If You Want to Make a Change, Think About the Inside First

A friend of mine wants to learn to cook. Right now, she doesn’t cook at all – she’s gotten by just fine without it, but in this new season of her life, she feels like it’s time. The problem is really with why she feels like she can’t cook. She’s totally overwhelmed at where to even begin: what should she learn first? Should she memorize recipes? Learn techniques? Become familiar with common spices?

In addition to being totally overwhelmed with how to begin, my friend is prone to perfectionism. She’s highly detail-oriented, too, so the thought of not following a recipe perfectly, of not cutting the carrots into perfectly even segments, of just getting things wrong, is holding her back.

I can sympathize! Perfectionism can be paralyzing. In my ongoing quest to let go of my own perfectionism, I’ve learned to let myself be a beginner, to improve slowly by just doing things frequently, and to allow myself to be bad at things without ultimately sacrificing excellence.

But there’s another thing I’ve been learning lately: any outer change I want has to be tied to an inner change as well.

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5 Easy, Practical Steps to Get Rid of Bad Habits

Do you ever find yourself making the same mistakes over and over? Or getting stressed about the same sorts of things, time and again? It’s hard to learn what we want to change if we aren’t in the habit of reflecting on our lives – but even if we are, we need to have the courage and clarity to get rid of bad habits.

Just getting rid of a bad habit out of the blue, on our own, isn’t easy: but it certainly can be easier if we take practical steps to remove some of the factors around why we keep making the same mistakes. (And by “mistakes” I don’t only mean morally bad decisions, but also behaviors that leave us feeling exhausted, stressed, or unhappy because they don’t serve the major priorities we’ve set for our lives.)

Here are 5 practical steps to help you get rid of bad habits, with clear examples of how to follow them easily.

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3 Monastic Practices that Will Improve Your Work Life

I’ve always loved monasteries: the silence, the peacefulness, the feeling of being “away” from the world. There’s something deeply satisfying about going on retreat to a monastery and being able to leave worries about work, home, studies, or plans of any kind, behind.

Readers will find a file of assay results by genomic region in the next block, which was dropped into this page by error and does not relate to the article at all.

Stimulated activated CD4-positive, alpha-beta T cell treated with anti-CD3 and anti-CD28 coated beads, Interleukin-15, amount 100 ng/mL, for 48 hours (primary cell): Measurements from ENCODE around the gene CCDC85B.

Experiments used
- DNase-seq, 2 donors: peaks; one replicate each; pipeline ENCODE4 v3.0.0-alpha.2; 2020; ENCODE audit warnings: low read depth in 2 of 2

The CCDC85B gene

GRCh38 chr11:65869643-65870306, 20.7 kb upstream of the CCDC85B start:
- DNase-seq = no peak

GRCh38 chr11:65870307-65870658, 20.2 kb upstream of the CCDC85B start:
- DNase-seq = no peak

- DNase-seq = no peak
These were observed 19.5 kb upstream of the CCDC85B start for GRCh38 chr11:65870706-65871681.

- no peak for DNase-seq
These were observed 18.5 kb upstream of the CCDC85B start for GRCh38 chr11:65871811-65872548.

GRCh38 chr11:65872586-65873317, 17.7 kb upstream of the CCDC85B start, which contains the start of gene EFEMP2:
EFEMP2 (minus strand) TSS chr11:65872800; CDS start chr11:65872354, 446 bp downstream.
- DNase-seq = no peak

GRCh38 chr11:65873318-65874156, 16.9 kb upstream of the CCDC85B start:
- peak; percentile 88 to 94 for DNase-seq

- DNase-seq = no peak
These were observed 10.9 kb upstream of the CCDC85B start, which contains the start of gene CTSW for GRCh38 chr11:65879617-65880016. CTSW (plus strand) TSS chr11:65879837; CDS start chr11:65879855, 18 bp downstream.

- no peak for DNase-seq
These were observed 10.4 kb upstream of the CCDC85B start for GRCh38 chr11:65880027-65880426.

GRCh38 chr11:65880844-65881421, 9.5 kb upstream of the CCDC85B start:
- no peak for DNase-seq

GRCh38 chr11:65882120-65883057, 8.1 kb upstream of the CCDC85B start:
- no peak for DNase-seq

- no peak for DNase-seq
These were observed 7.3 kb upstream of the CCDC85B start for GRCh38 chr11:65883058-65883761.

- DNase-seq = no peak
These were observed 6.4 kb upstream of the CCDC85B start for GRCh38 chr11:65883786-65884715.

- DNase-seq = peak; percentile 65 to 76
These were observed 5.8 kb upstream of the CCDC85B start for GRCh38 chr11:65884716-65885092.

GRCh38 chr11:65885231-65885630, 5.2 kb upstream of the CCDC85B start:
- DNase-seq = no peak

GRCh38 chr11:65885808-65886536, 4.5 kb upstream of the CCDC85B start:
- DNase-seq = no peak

Stepping into a “sacred space” offers freedom from the daily stress of life.

When St. Benedict wrote his monastic “Rule” in the 6th century AD, he codified a way of living that would last through the centuries, down to current day. While most of us can’t retreat to a monastery on a regular basis, bringing the rhythm of monastic life into my own is something from which I’ve benefited greatly. It’s helped me to focus on clear priorities, reduce stress, and be more peaceful in general.

Here are three ways I’ve found we can integrate monastic practices into our work lives.

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7 Simple Ways to Have More Peace

In our world of constant political tweets and nagging notifications, peace can feel elusive. The low-grade static of social comparison and personal dissatisfaction hums irritatingly throughout our days. It can scratch at our souls, leaving us uncomfortable without knowing exactly why.

It’s difficult to stop hurrying and embrace silence and its many benefits – one of which is greater peace: not just in our schedules, but in our souls.

Here are seven practical tips to help you have more peace.

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Get Out of Your Own Head With Some Self-Reflection

Socrates is famous for saying that “the unexamined life is not worth living.” But how many of us take time to really examine our lives? We might pause for a moment before making new year’s resolutions, but in the day-to-day, most of us end up hurrying from one place to another without making a lot of room for silence.

You may think: even if I did have time for silence, I wouldn’t want to spend it constantly thinking about myself. Self-reflection may seem like an unhealthy egoistic obsession, a kind of navel-gazing that makes us worse people, not better.

The thing is, that’s not true self-reflection: that’s rumination.

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